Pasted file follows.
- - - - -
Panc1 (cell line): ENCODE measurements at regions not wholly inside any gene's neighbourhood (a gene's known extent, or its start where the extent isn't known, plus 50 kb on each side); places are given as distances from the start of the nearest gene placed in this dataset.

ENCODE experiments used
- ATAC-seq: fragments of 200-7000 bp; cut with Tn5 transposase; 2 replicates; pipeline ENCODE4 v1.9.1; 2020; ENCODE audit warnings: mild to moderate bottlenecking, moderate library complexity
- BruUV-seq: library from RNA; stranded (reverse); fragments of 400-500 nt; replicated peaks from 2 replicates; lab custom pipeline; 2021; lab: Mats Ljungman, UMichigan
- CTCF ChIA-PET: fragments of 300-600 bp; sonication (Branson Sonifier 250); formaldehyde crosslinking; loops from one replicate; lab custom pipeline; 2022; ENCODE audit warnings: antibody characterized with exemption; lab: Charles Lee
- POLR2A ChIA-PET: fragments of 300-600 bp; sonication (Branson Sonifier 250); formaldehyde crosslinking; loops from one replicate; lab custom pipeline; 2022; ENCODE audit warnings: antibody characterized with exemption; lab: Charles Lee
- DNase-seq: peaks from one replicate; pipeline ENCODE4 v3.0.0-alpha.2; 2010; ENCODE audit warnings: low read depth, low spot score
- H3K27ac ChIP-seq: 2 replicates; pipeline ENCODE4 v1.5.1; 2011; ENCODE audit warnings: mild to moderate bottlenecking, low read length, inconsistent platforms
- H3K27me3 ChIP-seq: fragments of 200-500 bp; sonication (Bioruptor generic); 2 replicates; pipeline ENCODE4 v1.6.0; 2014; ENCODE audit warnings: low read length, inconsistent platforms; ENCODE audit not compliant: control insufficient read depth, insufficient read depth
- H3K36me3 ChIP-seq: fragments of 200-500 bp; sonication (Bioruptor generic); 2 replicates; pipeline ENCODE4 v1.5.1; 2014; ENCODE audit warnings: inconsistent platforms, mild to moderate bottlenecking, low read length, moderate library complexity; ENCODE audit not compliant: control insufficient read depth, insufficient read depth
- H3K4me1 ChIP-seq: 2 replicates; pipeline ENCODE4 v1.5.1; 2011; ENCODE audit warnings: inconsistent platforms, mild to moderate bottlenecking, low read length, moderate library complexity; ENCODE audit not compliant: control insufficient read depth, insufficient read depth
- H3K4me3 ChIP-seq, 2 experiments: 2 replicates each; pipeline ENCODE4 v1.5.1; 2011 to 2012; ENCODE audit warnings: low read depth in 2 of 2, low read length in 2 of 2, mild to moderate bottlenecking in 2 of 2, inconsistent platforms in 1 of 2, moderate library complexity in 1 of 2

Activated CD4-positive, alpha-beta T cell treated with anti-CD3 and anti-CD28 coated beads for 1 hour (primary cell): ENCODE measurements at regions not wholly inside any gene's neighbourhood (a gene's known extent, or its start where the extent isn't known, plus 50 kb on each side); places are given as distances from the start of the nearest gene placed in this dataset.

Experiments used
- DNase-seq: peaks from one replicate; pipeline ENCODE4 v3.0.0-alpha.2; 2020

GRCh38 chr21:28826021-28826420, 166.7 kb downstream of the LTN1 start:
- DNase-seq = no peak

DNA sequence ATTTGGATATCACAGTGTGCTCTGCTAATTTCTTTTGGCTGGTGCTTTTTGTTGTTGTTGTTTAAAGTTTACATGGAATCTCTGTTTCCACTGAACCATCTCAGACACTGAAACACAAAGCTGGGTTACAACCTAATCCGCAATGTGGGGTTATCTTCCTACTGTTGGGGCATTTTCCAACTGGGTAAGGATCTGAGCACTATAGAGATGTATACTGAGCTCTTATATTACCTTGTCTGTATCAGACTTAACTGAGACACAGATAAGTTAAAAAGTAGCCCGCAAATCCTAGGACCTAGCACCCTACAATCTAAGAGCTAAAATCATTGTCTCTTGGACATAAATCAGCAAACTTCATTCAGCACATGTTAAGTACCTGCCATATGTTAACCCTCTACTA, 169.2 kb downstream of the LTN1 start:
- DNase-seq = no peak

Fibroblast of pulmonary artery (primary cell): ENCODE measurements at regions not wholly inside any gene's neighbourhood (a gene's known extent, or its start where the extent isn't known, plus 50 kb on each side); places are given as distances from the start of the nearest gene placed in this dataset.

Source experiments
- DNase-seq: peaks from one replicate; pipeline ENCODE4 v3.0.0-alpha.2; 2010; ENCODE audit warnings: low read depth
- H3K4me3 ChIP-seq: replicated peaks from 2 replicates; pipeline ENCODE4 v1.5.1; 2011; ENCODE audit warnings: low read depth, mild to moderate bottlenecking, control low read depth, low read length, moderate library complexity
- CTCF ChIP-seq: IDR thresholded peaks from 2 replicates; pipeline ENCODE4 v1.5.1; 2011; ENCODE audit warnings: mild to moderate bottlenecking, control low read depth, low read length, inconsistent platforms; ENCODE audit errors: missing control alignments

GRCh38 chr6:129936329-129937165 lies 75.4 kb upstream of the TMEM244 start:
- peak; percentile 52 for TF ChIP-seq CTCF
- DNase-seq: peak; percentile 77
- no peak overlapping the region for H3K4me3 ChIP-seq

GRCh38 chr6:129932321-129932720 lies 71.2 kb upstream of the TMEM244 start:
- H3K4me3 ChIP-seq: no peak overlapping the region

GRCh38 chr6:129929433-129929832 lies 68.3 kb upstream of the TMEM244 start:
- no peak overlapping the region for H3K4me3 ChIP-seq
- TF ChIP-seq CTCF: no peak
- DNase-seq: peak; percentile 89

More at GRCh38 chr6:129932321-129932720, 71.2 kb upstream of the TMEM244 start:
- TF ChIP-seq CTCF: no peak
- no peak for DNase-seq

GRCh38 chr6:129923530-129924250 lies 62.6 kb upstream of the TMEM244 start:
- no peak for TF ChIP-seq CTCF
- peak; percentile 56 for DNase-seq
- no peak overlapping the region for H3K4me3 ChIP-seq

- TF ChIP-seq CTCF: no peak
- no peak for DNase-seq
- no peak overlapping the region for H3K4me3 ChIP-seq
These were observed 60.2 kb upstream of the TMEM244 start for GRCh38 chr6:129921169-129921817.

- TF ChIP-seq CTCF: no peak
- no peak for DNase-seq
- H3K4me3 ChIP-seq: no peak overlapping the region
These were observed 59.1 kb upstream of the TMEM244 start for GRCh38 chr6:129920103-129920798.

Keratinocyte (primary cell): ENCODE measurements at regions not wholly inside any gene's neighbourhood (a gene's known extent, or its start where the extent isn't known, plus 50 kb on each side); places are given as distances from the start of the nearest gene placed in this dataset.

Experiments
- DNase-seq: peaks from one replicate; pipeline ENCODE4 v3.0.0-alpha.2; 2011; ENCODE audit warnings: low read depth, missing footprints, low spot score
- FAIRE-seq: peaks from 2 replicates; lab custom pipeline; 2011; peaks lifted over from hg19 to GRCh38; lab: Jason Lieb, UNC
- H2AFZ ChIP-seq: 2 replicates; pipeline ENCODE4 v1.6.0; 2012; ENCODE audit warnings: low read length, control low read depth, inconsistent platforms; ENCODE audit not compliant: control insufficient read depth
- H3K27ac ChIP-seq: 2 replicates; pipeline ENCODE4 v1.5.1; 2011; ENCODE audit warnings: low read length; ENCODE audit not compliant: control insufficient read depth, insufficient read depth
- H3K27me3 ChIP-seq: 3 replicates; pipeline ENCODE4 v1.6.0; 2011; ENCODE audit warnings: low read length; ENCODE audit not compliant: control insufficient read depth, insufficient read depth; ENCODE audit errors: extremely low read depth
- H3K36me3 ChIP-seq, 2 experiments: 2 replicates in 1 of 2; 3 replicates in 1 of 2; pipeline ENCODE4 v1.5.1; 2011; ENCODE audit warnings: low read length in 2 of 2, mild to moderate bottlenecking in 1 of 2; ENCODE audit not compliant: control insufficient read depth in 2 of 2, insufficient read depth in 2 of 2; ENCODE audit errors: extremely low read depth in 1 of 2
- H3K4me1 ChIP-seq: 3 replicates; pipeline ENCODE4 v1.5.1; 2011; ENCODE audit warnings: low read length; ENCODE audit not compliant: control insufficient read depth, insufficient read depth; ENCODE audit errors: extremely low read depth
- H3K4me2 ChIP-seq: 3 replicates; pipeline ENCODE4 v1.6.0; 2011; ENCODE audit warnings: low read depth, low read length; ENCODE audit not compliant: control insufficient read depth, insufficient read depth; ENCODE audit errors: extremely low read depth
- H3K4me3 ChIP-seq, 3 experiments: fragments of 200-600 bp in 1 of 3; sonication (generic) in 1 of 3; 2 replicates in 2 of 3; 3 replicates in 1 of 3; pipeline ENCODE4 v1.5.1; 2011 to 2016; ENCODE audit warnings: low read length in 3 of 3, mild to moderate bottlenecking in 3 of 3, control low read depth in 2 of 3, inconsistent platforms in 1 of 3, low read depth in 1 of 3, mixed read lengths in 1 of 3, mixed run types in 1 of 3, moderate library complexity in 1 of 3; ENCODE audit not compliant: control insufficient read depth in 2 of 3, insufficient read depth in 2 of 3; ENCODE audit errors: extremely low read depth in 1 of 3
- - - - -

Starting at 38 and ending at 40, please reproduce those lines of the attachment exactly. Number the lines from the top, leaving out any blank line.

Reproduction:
GRCh38 chr6:129923530-129924250 lies 62.6 kb upstream of the TMEM244 start:
- no peak for TF ChIP-seq CTCF
- peak; percentile 56 for DNase-seq